Where is the vestibular system located?
The vestibular system itself is located in the part of our inner ear called the vestibule, this is how it gets its name. The vestibule is attached to the cochlea, the part of the inner ear that helps with hearing. Inside the vestibule, there are two organs, the semi-circular canals, and the otoliths.
How does it work?
The vestibular system receives information when our head moves. Our head can move up and down (e.g. nodding yes), side to side (e.g. nodding no). We can also move our ear down towards our shoulder. With the help of our body, the head also moves forward and backward, side to side, and up and down. Essentially, our head moves in all possible directions. This movement gives information to our vestibular system, which helps our brain to know where we are in space and how fast or slow we are moving.
How the vestibular system helps day to day
Balance and the vestibular sense
Balance is essential for all of our movement. Without balance we would not be able to roll over, sit up or walk. We rely heavily on the feedback from our inner ear to make sure we don’t fall over if the ground is uneven or when there are steps. We can also keep our bodies steady if the surface underneath us moves, for example on escalators. When we roll over in bed, it is our vestibular system that makes sure we don’t roll out! Majority of the body movements we make rely on good balance and postural control.
Postural control is all of the small adjustments our body is constantly making to ensure it doesn’t over or under balance. Our postural control allows our bodies to move in different directions whilst remaining stable. For example, when we bend forward our back muscles and our stomach muscles work together to make sure we don’t go too slowly, or crash down too quickly, or fall over. When we throw a ball we can move our arm without our whole body going forward with it and without losing our footing.
Reaching across the table to get the salt, also requires good postural control. Without it, we might fall out of our chair into the person next to us or into our food. We can twist and turn and bend our bodies in any number of ways without falling over when our vestibular system is working well.
Muscle tone refers to the constant little contractions our muscles are making when we are still. These little contractions allows our bodies to increase or decrease tension as required when we are still and moving. Our vestibular system supports this tension. Muscle tone can be affected by diseases that damage the brain, such as a stroke, head injury or cerebral palsy. In these cases, muscle tone might be very tight or very low and this makes movement much more difficult. Some children with Sensory Processing Disorder might have lower than average muscle tone and this can affect their postural control and stability.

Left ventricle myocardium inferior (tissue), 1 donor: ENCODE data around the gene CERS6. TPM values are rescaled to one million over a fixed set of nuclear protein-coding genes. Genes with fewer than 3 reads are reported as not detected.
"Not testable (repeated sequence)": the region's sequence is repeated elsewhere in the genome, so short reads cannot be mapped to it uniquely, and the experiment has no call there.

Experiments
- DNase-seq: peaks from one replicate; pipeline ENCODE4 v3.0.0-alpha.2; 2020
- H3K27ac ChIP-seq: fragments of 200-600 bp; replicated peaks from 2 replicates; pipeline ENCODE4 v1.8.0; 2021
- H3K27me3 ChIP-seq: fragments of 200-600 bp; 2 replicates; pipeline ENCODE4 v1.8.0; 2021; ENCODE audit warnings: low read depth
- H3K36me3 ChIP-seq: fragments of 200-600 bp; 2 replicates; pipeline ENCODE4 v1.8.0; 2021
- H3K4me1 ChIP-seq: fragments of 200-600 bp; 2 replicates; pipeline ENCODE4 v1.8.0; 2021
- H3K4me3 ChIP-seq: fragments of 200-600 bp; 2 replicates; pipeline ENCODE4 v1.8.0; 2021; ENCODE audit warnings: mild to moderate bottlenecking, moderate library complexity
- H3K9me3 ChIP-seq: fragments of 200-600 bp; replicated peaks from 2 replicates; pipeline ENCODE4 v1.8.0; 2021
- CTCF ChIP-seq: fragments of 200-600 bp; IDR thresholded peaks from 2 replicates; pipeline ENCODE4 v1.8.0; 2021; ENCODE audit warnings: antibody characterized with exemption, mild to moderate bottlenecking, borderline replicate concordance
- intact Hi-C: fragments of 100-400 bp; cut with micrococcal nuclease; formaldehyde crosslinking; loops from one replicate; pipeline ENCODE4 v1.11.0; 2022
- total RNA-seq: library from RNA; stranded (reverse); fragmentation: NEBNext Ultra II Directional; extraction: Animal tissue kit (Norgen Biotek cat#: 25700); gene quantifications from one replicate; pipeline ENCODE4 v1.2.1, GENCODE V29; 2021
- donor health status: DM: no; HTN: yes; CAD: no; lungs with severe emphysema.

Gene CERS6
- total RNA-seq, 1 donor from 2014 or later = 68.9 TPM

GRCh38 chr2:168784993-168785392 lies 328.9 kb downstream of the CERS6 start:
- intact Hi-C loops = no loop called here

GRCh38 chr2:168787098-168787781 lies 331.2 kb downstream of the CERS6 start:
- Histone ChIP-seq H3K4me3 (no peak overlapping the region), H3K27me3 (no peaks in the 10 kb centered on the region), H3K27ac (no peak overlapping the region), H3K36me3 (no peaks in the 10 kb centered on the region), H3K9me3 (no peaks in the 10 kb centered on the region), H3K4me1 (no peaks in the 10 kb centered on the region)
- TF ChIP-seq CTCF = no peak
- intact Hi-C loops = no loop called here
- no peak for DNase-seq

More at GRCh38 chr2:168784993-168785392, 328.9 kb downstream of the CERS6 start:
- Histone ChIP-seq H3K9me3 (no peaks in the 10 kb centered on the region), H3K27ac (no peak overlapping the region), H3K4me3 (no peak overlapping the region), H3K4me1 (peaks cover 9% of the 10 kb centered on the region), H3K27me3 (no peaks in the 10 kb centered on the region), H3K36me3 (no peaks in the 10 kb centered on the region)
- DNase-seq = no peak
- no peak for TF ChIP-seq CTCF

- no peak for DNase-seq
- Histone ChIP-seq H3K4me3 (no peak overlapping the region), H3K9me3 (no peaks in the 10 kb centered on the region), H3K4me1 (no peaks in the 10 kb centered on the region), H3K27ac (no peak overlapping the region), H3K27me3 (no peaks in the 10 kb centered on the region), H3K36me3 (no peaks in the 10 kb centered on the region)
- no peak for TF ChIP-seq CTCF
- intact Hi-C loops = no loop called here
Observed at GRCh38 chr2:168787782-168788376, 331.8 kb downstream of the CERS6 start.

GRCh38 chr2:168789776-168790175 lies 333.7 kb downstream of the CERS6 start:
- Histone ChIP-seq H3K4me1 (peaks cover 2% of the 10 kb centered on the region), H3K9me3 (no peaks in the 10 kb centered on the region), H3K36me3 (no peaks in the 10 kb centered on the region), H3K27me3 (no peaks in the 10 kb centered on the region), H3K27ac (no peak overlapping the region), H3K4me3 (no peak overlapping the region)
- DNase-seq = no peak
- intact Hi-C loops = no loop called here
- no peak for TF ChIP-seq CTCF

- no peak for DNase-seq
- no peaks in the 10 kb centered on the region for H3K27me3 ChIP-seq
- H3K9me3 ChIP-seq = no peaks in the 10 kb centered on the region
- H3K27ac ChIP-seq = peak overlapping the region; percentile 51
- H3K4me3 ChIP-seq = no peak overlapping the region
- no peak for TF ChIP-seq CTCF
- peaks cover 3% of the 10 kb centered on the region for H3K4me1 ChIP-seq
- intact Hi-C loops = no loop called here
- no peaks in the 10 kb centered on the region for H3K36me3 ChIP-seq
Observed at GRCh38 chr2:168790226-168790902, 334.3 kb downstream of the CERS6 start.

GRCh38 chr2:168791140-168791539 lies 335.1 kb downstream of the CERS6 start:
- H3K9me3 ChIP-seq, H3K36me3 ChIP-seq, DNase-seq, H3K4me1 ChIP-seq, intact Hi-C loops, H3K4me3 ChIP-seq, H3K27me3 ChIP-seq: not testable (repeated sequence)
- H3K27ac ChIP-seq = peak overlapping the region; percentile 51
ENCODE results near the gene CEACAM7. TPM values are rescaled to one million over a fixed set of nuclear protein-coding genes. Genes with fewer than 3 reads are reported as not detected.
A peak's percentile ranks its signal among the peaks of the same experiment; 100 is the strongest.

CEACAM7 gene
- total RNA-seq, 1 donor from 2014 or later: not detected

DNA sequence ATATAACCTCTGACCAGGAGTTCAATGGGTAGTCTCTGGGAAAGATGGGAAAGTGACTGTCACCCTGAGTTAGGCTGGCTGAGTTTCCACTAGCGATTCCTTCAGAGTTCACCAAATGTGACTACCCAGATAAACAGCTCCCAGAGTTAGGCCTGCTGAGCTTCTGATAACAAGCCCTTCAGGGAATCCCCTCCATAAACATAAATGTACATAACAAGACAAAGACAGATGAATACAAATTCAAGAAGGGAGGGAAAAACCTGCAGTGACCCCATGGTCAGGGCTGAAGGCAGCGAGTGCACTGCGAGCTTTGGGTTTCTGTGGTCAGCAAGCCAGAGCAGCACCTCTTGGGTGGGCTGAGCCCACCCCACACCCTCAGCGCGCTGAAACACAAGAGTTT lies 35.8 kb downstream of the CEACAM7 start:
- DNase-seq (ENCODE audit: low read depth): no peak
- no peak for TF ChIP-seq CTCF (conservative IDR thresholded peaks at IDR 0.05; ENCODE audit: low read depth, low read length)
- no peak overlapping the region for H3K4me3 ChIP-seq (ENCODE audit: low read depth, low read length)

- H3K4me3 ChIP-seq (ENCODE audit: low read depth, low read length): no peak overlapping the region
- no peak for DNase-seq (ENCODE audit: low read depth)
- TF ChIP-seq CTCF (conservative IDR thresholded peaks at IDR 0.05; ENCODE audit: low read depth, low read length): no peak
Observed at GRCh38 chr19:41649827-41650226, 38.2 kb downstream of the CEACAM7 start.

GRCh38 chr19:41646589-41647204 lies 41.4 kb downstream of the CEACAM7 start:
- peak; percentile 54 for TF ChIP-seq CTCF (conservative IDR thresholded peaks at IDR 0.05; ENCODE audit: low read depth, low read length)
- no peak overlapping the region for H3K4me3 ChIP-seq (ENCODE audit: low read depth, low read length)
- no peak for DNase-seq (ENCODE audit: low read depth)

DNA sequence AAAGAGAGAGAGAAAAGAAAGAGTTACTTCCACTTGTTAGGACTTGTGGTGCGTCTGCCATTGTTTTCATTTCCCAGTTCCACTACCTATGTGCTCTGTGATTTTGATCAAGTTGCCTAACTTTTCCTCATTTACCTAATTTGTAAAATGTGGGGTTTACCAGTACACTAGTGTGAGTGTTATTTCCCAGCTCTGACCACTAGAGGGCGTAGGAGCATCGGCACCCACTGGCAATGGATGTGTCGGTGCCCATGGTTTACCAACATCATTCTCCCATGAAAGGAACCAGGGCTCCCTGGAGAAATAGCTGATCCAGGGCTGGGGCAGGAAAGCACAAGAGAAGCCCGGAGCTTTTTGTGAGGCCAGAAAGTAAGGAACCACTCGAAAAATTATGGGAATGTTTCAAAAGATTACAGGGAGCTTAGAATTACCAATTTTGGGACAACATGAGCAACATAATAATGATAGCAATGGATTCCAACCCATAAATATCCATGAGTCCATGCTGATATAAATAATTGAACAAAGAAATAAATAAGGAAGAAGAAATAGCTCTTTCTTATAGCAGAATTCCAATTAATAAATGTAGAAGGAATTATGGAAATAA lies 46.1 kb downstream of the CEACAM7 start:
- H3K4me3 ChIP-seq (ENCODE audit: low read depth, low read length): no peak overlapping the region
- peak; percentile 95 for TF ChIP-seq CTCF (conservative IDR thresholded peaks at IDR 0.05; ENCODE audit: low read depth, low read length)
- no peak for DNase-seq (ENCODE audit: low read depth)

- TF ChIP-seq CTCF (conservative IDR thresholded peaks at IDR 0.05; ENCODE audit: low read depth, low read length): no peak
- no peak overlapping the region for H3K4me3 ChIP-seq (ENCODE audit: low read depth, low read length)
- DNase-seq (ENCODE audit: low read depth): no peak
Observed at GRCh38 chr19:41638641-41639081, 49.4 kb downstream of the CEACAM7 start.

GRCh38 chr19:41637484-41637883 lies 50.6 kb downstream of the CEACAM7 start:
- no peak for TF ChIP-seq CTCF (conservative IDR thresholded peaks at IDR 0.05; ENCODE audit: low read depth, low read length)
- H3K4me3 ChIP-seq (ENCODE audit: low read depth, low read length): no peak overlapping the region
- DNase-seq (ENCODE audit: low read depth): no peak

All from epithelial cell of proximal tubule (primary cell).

Spatial orientation lets our brain know where our body is in space. It helps us to know if we we lying down or standing up or sitting. Or, if we moving forwards, backwards. sideways, up or down. It also gives feedback to let us know how fast are we moving.
This would include examples like. Are we high off the ground on a ladder or are our feet on the ground? Is there an incline or are we on the flat? Our vestibular system is constantly sending this type of information to our brains to let us know where we are in space.
Alertness relates to our ability to pay attention. Surprisingly, our vestibular system plays a big role is our attention and focus. Typically, if you have been for a run or been exercising you will be more alert and focused. This is because of the extra vestibular input your brain has received from the movement. If you have spent the entire day seated, you are more likely to feel a bit more sluggish.
Eye movements and the vestibular sense
Finally, our vestibular system controls our eye movements. It allows us to look in the direction we want to look. We can look up to the board or teacher and then back to our work. Or look over at the clock and then back to our TV, without getting dizzy or losing focus. When we walk, what we see doesn’t bounce up and down, it stays focused. Our brain is constantly processing the information about our head movements to adjust our eye movement to match.